...
MATCH p=(n)-[*0..1]-()
RETURN p

This works very well when the domain classes match your graph 1:1, but inefficiencies may arise in certain situations, resulting in loading more data than needed:
    • Direction of relationships is ignored
    • Relationships and nodes not in the class model are loaded anyway
    • Nodes at the beginning of the path are returned multiple times
That was especially problematic with higher depths and when a node had a large number of irrelevant (for our POJO) relationships that were fetched and then thrown away.

We have now switched to a new load strategy based on a schema derived automatically from class metadata. It uses nested pattern comprehensions generated from the schema. The final part of load queries now look usually like this:

...
RETURN n,[ 
[ (n)-[r_f1:`FOUNDED`]->(o1:`Organisation`) | [ r_f1, o1 ] ], 
[ (n)-[r_e1:`EMPLOYED_BY`]->(o1:`Organisation`) | [ r_e1, o1 ] ]
]

Querying a Person node with two different relationships to Organisation.

This has several advantages:
    • Only data which will be mapped are fetched
    • It respects direction and type of relationship in the class metadata
    • Avoids fetching duplicates (it doesn’t completely eliminate them when there are cycles though)
    • It nests over multiple levels of fetching
While we have extensive test coverage for various entity models (inheritance hierarchies, generic entities, etc.), as a preemptive workaround for any issues there is a way to fall back to the old style of querying by (for a single session):

session.setLoadStrategy(LoadStrategy.PATH_LOAD_STRATEGY);

or globally:

sessionFactory.setLoadStrategy(LoadStrategy.PATH_LOAD_STRATEGY);

Also note that it is not possible to query for unlimited depth (depth = -1) with the new load strategy (which was a dangerous option in the first place).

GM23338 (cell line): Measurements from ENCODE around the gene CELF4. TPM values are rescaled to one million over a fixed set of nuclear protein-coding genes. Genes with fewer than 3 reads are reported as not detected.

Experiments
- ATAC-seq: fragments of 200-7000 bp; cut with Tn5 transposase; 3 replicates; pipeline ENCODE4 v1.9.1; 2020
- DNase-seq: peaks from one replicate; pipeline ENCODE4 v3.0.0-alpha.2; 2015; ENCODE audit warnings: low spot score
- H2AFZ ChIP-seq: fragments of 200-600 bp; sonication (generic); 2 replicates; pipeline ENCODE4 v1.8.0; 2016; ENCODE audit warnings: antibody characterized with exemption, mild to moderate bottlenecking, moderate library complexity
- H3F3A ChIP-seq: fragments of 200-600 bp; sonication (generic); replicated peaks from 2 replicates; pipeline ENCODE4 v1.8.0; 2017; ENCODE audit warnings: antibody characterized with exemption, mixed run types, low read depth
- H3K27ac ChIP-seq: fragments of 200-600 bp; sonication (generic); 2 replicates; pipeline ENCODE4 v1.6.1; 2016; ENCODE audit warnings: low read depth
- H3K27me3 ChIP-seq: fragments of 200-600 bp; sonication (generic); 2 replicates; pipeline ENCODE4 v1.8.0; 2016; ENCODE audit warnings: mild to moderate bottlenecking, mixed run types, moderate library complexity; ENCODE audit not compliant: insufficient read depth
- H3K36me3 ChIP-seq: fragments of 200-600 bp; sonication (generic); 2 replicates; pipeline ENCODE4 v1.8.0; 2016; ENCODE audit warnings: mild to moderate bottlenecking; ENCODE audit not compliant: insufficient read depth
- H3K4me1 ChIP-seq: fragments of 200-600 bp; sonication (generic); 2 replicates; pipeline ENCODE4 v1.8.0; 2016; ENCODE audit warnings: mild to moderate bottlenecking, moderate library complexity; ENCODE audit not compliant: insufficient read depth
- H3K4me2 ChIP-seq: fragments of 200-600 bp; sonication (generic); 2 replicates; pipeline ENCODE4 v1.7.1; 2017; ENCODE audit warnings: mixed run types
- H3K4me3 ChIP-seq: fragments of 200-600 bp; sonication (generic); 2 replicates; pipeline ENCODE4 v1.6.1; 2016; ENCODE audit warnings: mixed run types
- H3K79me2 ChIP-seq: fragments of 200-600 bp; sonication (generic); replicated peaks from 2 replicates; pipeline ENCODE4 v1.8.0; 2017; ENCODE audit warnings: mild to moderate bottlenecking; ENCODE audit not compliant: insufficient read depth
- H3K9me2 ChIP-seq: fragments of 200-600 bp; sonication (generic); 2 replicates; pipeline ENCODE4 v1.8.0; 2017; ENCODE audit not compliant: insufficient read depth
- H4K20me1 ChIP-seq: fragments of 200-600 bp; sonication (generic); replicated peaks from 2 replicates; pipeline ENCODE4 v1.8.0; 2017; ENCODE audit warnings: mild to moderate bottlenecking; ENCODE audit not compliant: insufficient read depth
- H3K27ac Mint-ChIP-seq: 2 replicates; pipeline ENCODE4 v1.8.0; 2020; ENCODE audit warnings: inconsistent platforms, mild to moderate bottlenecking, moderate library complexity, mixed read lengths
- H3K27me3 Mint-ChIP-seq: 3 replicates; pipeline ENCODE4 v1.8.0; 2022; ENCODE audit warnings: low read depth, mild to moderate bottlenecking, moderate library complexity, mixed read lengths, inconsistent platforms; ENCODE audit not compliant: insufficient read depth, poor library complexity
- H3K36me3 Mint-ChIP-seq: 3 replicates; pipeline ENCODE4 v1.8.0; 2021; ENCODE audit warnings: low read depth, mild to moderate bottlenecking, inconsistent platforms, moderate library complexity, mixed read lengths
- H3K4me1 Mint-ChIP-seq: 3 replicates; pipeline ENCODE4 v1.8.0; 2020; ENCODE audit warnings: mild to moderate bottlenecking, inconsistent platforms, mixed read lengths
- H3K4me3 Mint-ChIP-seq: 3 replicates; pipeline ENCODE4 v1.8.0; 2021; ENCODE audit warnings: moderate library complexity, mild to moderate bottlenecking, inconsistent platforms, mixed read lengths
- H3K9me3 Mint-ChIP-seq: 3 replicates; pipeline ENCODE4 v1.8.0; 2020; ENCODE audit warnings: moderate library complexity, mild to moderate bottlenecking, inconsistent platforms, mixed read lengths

This is a first step, which makes further enhancements possible – like loading only relationships you are interested in, loading only some, not all node/relationship properties – these will come in future versions.

New Id Management

In Spring Data Neo4j 4, a mandatory specific field for entity id had to be used (of type java.lang.Long, either named id, or annotated with the @GraphId annotation). If an application wanted to lookup entities by another attribute, it had to add a primary index via @Index(primary = true, unique = true).

While an id is still required on all entities, the behavior has been simplified by introducing the new @Id annotation. It replaces both @GraphId and the primary attribute and can be placed on any attribute with a simple type.

The generation of this id attribute is also now customizable. Out of the box, two strategies are provided: UUID generation and ids generated by Neo4j. Applications can also provide a custom generation strategy if needed.

These id’s will be used for looking up entities and for MERGE on the id field on save.

Field Access Only

Entity fields are now read from and written directly by the object mapper, not through annotated or derived setters.

This has been a major source of confusion in the past, and we hope this change makes the mapping easier. See the migration guide for more details.

Configuration Changes and Improvements